Pharmacological Induction of Molecular Chaperones Restores Mitochondrial Function in Hyperglycemically Stressed Sensory Neurons
University of Kansas
Pharmacology & Toxicology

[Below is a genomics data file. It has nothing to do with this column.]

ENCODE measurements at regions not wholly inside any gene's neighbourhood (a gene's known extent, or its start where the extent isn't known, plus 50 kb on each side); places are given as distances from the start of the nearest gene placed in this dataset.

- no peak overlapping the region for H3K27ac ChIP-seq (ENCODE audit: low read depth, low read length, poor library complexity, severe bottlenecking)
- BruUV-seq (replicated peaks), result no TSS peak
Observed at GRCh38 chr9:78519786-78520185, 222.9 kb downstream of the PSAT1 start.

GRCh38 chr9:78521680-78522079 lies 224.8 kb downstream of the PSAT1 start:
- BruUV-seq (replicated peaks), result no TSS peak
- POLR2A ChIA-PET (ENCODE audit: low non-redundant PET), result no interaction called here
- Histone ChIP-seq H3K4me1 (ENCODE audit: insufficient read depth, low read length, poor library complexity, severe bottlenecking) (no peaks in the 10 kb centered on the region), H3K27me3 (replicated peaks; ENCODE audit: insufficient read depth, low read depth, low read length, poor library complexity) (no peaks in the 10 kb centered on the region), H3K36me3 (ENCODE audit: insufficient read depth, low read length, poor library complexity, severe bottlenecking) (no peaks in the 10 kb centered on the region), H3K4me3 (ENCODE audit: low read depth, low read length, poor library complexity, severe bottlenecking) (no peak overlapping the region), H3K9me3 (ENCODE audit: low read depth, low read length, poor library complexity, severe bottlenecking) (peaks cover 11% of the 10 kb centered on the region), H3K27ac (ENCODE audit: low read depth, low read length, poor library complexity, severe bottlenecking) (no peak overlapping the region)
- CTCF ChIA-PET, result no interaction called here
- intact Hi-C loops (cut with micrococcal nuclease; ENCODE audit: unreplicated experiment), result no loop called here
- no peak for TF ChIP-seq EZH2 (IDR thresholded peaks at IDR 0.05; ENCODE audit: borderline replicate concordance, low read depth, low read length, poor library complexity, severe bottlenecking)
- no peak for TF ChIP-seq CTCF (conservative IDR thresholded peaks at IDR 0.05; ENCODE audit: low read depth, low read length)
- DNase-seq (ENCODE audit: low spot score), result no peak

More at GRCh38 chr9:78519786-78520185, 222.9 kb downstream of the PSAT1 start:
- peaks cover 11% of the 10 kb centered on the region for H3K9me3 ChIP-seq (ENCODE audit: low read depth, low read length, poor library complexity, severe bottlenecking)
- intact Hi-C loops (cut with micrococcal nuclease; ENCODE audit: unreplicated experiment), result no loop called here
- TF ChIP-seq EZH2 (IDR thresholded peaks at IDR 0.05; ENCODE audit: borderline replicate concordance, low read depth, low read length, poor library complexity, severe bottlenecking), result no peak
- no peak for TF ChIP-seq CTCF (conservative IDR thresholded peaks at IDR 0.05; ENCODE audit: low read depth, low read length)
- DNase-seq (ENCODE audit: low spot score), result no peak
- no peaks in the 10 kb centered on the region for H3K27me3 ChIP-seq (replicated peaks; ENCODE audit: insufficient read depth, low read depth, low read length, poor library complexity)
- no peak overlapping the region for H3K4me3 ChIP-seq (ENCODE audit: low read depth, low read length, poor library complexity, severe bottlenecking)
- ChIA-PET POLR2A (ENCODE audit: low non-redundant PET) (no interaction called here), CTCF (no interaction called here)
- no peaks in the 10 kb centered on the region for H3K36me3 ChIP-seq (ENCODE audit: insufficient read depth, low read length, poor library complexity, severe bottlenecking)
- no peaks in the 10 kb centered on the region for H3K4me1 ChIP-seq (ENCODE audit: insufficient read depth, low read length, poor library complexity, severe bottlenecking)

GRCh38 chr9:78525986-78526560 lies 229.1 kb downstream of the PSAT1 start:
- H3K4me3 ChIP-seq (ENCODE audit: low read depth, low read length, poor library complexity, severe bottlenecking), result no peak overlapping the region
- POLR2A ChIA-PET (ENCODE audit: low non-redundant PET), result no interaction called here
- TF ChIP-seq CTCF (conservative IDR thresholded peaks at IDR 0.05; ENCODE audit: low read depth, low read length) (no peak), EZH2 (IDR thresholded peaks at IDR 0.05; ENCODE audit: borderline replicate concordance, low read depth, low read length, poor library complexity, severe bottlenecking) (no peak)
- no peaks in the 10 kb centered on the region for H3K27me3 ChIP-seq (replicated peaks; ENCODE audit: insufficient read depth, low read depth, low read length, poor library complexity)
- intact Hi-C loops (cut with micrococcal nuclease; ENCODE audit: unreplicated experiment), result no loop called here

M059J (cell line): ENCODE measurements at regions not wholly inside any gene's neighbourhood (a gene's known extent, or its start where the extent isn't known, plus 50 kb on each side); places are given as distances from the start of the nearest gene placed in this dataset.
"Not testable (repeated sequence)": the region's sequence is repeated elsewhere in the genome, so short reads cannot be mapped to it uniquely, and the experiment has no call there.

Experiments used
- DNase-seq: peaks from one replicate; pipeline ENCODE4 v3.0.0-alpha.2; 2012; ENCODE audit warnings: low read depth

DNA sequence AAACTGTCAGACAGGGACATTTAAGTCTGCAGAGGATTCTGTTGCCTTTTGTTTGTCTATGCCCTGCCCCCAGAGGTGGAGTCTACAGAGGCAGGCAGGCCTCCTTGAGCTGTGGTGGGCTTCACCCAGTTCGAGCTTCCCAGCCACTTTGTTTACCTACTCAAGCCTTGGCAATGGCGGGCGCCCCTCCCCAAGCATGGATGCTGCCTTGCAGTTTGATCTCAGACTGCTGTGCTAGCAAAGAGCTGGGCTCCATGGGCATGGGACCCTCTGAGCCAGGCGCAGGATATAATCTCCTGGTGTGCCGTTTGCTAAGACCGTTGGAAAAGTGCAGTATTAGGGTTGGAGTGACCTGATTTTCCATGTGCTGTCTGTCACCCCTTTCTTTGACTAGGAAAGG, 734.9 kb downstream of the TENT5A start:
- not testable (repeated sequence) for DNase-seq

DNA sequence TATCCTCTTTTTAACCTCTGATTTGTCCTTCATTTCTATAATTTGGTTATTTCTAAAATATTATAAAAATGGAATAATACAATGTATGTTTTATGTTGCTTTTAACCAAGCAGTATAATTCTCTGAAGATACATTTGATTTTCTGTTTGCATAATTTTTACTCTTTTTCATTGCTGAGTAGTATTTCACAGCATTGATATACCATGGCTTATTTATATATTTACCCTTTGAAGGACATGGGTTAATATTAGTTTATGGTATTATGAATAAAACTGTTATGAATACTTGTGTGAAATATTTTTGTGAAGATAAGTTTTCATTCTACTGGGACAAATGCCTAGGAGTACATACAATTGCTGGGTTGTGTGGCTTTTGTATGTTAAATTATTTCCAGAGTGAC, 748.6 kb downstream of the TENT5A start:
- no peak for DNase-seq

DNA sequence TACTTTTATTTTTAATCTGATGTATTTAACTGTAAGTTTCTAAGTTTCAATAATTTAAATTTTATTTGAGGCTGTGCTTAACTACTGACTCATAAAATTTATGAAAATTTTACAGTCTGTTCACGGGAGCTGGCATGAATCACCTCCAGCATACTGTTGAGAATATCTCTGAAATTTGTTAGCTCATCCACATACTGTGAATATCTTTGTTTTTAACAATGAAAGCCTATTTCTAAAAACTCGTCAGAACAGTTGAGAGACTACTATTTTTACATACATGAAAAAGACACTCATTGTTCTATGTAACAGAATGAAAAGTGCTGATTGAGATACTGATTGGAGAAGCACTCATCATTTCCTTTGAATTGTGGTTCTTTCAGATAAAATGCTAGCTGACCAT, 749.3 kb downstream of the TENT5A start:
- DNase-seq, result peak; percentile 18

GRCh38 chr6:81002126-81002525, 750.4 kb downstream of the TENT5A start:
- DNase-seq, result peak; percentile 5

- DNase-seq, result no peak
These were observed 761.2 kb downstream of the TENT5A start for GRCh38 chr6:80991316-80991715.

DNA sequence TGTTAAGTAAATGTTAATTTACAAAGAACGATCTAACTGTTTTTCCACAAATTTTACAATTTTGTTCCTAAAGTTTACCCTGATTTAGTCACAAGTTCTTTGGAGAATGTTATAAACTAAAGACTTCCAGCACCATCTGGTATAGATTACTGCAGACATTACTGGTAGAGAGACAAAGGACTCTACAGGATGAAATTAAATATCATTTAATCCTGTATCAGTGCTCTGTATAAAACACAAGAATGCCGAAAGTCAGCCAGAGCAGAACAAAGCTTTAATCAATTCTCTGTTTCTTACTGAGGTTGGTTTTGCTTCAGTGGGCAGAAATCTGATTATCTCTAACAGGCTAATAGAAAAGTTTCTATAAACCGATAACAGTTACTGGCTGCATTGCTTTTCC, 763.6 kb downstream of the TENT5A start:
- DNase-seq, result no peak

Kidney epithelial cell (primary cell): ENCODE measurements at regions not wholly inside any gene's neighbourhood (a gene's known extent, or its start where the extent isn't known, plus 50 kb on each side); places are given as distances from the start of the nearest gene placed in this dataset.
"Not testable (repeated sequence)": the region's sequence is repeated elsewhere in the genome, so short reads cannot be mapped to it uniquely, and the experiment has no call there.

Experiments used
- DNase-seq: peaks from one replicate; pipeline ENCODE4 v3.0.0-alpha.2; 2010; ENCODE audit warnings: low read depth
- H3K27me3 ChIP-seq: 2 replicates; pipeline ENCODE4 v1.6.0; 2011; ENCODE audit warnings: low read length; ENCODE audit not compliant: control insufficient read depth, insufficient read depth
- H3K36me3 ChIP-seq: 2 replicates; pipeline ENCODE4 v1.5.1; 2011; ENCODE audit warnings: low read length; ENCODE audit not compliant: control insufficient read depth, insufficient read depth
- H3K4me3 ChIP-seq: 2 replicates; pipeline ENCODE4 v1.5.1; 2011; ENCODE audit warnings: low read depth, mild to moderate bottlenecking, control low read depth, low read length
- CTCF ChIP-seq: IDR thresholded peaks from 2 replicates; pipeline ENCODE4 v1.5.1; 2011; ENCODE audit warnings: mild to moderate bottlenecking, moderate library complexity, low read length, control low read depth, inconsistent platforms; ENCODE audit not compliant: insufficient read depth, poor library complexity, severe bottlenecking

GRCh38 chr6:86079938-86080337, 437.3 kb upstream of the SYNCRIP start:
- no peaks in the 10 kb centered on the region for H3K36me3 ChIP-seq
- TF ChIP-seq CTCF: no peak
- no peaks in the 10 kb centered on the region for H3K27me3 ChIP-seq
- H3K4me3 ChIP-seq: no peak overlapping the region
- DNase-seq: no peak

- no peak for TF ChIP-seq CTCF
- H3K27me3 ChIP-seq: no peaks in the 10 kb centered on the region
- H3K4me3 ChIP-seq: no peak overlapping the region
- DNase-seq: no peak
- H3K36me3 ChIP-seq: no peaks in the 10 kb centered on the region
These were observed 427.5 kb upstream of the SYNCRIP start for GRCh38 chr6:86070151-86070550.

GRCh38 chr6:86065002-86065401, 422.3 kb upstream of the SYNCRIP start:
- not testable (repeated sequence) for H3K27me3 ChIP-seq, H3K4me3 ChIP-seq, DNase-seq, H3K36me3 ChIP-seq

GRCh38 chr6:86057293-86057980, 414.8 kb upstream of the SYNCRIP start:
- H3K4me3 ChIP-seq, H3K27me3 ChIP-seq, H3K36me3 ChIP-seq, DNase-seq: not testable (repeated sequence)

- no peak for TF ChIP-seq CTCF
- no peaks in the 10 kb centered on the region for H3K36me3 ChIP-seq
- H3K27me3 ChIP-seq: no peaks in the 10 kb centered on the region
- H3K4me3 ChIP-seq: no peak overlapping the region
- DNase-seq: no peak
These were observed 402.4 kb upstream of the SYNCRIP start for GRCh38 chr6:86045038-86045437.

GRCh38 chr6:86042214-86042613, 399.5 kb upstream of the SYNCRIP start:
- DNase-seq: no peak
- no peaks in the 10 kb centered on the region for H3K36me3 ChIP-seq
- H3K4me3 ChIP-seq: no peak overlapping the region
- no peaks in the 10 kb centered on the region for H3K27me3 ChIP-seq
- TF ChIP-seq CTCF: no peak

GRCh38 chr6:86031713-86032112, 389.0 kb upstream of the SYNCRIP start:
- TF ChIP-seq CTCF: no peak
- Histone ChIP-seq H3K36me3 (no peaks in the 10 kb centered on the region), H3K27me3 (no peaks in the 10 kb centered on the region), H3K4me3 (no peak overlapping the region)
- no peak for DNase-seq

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Distal diabetic peripheral polyneuropathy (DPN) is a prevalent complication resulting from chronic hyperglycemia in diabetic patients. It is associated with incapacitating pain, foot ulceration, and lower-limb amputations and brings about physical and psychological burdens to a patient's quality of life and a large economic burden to the health care system. Despite the prevalence and severity of DPN, the development of therapies that have focused on "diabetes specific" targets has met with limited translational success. This is due, at least in part, to the fact that disease progression among individuals does not occur with temporal and/or biochemical uniformity. Thus, our innovative approach has explored the premise that it is not necessary to target a specific pathogenic mechanism to reverse DPN and that pharmacologic induction of cytoprotective molecular chaperones affords a novel mechanism to improve myelinated and unmyelinated fiber function in DPN. To this end, we established that KU-32, a novel, non-toxic small molecule inhibitor of the molecular chaperone heat shock protein 90 (Hsp90) was able to protect sensory neurons from glucotoxicity and decrease the symptoms of DPN in diabetic mice. However, despite KU-32's efficacy in improving the sensory deficits of DPN in diabetic mice, specific mechanisms of neuroprotection remain unidentified. Thus, this dissertation utilized variations of stable isotope labeling with amino acids in cell culture (SILAC) as a novel, unbiased and systematic approach to quantitatively study the effect of hyperglycemia and KU-32 on the mitochondrial proteomes from dorsal root ganglia (DRG) neurons and Schwann cells (SCs) as in vitro models of DPN. This dissertation provides the first quantitative characterization of the temporal effect of hyperglycemia on the SC proteome using SILAC. Specifically, hyperglycemia increased the expression of numerous mitochondrial proteins in SCs that regulate oxidative phosphorylation and anti-oxidant responses. Consistent with these observations, hyperglycemia did not induce superoxide production in SCs and this correlated with an increase in MnSOD and the extent of proton leak, which may function in reducing oxidative stress. Although hyperglycemia increased mitochondrial respiration, the increase in proton leak suggests that respiration is less efficient at producing ATP. However, this deficiency may be offset by the ability of hyperglycemia to increase glycolysis in SCs. In contrast, hyperglycemia decreased mitochondrial respiratory capacity in DRG sensory neurons and promoted a robust induction in superoxide production. Treatment of KU-32 antagonized the effect of hyperglycemia by decreasing mitochondrial superoxide levels and improving organellar bioenergetics in DRG neurons. These functional improvements correlated with the translational induction of MnSOD and mitochondrial chaperones by KU-32. Overall, studies in this dissertation provide evidence that sensory neurons and SCs have rather distinct energetic responses to hyperglycemia and that SCs can more effectively decrease glucose-induced oxidative stress. These studies also provide proof-of-principle that pharmacological induction of molecular chaperones may ameliorate DPN by helping sensory neurons to decrease oxidative stress and improve mitochondrial bioenergetics in response to glucotoxicity.
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